So Dreadfull a Judgment: Puritan Responses to King Philip's War, 1676-1677 by Richard SlotkinSo Dreadfull a Judgment: Puritan Responses to King Philip's War, 1676-1677 by Richard Slotkin

So Dreadfull a Judgment: Puritan Responses to King Philip's War, 1676-1677

EditorRichard Slotkin, James K. Folsom

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For the newly established New England colonies, the war with the Indians of 1675–77 was a catastrophe that pushed the settlements perilously close to worldly ruin. Moreover, it seemed to call into question the religious mission and spiritual status of a group that considered itself a Chosen People, carrying out a divinely inspired "errand into the wilderness." Seven texts reprinted here reveal efforts of Puritan writers to make sense of King Philip’s War. Largely unavailable since the 19th century, they represent the various divisions of Puritan society and literary forms typical of Puritan writing, from which emerged some of the most vital genres of American popular writing. Thoroughly annotated, the book contains a general introduction and introductions to each text.
RICHARD SLOTKIN is Olin Professor of English at Wesleyan University. He wrote two books originally published by Wesleyan: Regeneration though Violence (1973), winner of the American Historical Association’s Beveridge Award, and The Fatal Environment (1985), which won the Little Big Horn Association Award. He also wrote Gunfighter Natio...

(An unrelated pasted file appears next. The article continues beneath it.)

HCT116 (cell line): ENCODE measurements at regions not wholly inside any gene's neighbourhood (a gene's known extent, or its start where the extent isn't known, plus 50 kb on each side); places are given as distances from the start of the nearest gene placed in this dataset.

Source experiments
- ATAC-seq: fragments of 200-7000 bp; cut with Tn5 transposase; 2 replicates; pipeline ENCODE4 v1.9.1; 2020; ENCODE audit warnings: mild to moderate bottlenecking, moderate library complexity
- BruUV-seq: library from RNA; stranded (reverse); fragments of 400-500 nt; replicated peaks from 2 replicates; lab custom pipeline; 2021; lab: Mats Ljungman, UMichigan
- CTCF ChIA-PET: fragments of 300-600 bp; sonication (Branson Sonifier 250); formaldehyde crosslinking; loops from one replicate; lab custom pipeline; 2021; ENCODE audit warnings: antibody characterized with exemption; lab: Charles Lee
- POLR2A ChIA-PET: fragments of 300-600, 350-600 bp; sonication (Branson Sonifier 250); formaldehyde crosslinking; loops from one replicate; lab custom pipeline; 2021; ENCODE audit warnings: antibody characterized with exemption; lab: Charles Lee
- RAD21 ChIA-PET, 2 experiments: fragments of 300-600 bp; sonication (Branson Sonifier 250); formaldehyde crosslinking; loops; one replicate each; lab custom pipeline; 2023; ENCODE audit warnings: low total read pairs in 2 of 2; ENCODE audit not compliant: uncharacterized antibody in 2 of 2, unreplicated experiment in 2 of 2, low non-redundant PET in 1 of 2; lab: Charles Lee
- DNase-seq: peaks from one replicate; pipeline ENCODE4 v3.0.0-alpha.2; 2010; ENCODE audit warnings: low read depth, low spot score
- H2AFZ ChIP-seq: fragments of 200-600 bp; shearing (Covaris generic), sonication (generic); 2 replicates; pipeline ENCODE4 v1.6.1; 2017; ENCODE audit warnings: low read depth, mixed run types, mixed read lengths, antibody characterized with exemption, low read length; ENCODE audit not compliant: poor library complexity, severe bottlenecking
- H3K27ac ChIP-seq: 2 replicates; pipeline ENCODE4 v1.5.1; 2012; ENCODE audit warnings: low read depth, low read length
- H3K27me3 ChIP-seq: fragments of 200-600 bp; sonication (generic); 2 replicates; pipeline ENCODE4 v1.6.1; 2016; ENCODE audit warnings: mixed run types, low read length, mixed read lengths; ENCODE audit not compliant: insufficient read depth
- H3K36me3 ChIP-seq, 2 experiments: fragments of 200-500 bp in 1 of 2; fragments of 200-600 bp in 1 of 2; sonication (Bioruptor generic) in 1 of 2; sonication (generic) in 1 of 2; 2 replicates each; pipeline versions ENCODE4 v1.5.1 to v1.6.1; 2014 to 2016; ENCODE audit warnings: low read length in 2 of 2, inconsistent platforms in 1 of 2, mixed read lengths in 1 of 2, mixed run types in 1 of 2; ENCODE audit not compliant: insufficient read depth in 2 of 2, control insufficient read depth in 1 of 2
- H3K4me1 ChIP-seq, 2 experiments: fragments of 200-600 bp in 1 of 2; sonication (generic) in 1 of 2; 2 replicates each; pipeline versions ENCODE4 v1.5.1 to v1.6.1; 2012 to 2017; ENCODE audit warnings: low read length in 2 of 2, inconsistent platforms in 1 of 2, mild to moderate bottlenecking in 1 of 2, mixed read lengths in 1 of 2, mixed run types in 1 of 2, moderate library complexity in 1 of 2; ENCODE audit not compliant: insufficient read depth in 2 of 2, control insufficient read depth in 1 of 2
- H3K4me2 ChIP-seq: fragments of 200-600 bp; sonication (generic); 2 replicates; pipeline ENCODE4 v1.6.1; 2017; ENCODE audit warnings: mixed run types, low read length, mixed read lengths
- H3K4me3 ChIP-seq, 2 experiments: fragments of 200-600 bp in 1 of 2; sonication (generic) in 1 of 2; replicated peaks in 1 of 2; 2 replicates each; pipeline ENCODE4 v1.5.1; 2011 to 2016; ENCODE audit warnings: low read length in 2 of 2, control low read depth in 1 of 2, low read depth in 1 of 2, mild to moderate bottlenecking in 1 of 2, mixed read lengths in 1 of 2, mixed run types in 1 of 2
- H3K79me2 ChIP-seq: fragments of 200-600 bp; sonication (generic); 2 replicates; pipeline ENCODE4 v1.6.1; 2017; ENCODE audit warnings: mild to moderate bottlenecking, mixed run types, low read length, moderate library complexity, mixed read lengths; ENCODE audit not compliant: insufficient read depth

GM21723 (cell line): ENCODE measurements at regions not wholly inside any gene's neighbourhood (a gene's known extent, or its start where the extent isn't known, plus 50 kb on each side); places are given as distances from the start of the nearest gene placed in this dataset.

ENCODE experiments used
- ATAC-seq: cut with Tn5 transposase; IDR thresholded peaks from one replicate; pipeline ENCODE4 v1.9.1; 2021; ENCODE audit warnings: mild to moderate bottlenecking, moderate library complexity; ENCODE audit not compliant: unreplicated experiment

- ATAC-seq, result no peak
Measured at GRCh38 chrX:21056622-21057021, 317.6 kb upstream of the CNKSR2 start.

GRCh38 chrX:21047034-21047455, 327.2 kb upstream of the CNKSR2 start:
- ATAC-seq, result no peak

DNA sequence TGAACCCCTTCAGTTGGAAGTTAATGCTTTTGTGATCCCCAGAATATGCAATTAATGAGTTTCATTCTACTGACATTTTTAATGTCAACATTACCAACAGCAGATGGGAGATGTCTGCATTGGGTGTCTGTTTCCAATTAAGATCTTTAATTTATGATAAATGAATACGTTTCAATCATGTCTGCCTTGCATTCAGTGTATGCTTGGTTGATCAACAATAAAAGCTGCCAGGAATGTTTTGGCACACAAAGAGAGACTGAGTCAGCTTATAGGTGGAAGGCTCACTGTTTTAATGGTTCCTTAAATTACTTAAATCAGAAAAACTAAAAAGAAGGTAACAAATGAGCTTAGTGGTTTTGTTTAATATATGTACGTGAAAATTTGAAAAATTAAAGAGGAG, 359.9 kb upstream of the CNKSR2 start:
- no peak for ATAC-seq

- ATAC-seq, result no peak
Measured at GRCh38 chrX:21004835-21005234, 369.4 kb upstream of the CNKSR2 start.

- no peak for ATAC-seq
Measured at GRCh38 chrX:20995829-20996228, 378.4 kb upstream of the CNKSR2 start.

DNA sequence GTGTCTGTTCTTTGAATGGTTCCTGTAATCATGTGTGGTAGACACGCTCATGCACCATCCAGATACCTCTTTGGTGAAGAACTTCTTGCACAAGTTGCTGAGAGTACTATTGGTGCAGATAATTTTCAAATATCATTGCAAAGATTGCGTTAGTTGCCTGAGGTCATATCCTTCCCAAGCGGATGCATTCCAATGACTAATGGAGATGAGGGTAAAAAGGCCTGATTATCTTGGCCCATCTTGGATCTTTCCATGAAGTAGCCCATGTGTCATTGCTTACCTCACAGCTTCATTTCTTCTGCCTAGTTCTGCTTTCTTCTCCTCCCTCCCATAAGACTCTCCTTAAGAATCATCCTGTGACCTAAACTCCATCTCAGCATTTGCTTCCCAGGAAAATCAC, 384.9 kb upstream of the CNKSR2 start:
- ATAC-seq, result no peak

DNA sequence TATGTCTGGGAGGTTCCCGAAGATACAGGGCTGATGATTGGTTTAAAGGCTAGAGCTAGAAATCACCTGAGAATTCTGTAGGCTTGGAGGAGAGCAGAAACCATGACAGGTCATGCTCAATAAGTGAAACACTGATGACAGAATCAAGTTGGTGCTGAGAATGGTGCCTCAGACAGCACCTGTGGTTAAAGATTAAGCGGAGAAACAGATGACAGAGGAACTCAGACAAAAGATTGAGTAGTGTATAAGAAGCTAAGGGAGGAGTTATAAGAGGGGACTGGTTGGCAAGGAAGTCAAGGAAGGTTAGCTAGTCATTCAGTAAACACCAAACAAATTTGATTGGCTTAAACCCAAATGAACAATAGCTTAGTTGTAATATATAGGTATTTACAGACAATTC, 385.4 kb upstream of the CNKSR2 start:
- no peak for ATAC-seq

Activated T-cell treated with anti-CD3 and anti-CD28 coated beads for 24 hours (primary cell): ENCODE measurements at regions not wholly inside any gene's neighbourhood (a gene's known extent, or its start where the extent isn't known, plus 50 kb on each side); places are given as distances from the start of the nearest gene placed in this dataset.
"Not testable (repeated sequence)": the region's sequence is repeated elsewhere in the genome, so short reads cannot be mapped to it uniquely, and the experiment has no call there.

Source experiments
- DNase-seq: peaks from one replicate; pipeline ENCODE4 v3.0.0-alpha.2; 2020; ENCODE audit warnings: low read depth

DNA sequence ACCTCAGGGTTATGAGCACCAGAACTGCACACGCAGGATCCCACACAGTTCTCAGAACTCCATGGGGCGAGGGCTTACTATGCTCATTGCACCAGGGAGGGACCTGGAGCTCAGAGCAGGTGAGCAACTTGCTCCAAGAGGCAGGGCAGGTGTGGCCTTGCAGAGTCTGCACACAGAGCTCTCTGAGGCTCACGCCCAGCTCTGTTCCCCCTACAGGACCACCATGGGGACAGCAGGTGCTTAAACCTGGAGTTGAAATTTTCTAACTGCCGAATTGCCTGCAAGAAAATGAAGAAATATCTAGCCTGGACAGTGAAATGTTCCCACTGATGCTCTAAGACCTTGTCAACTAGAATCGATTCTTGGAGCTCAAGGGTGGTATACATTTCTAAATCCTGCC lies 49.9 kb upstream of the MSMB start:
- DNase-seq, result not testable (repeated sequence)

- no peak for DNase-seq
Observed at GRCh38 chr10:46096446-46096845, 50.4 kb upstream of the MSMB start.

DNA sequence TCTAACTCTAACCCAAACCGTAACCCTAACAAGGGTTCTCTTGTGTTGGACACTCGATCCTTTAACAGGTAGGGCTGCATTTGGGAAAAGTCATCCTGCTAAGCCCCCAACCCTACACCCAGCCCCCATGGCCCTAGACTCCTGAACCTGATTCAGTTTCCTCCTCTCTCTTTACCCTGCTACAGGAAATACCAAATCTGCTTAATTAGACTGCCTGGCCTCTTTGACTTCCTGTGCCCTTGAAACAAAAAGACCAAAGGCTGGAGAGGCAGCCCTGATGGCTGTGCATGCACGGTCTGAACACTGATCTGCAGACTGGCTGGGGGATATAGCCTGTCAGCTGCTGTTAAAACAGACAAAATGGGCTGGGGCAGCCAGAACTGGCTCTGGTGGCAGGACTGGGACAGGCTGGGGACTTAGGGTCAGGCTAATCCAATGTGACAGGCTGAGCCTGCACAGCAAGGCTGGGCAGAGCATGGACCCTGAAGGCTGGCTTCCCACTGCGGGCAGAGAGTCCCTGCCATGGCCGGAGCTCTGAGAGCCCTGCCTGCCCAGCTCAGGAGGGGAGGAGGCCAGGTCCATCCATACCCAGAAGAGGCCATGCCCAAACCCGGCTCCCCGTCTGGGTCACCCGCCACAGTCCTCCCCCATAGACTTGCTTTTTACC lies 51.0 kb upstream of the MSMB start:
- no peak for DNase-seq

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Title:So Dreadfull a Judgment: Puritan Responses to King Philip's War, 1676-1677Format:PaperbackDimensions:501 pages, 9 × 6 × 1.2 inPublisher:Wesleyan University Press

The following ISBNs are associated with this title:

ISBN - 10:0819560588

ISBN - 13:9780819560582

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Table of Contents

Introduction
Increase Mather: Puritan Mythologist
Benjamin Thompson: First American Epic Poet
Thomas Wheeler: The Christian Hero
Samuel Nowell: Prophet of Preparedness
Mary Rowlandson: Captive Witness
Benjamin Church: King of the Wild Frontier
Bibliography Index

Editorial Reviews

For the newly established New England colonies, the war with the Indians of 1675–77 was a catastrophe that pushed the settlements perilously close to worldly ruin. Moreover, it seemed to call into question the religious mission and spiritual status of a group that considered itself a Chosen People, carrying out a divinely inspired "errand into the wilderness." Seven texts reprinted here reveal efforts of Puritan writers to make sense of King Philip’s War. Largely unavailable since the 19th century, they represent the various divisions of Puritan society and literary forms typical of Puritan writing, from which emerged some of the most vital genres of American popular writing. Thoroughly annotated, the book contains a general introduction and introductions to each text.“A major and permanent contribution to the study of American culture, equally valuable for the fullness of its selections and for the incisive, comprehensive, and enormously suggestive commentaries by the editors” - Sacvan Bercovitch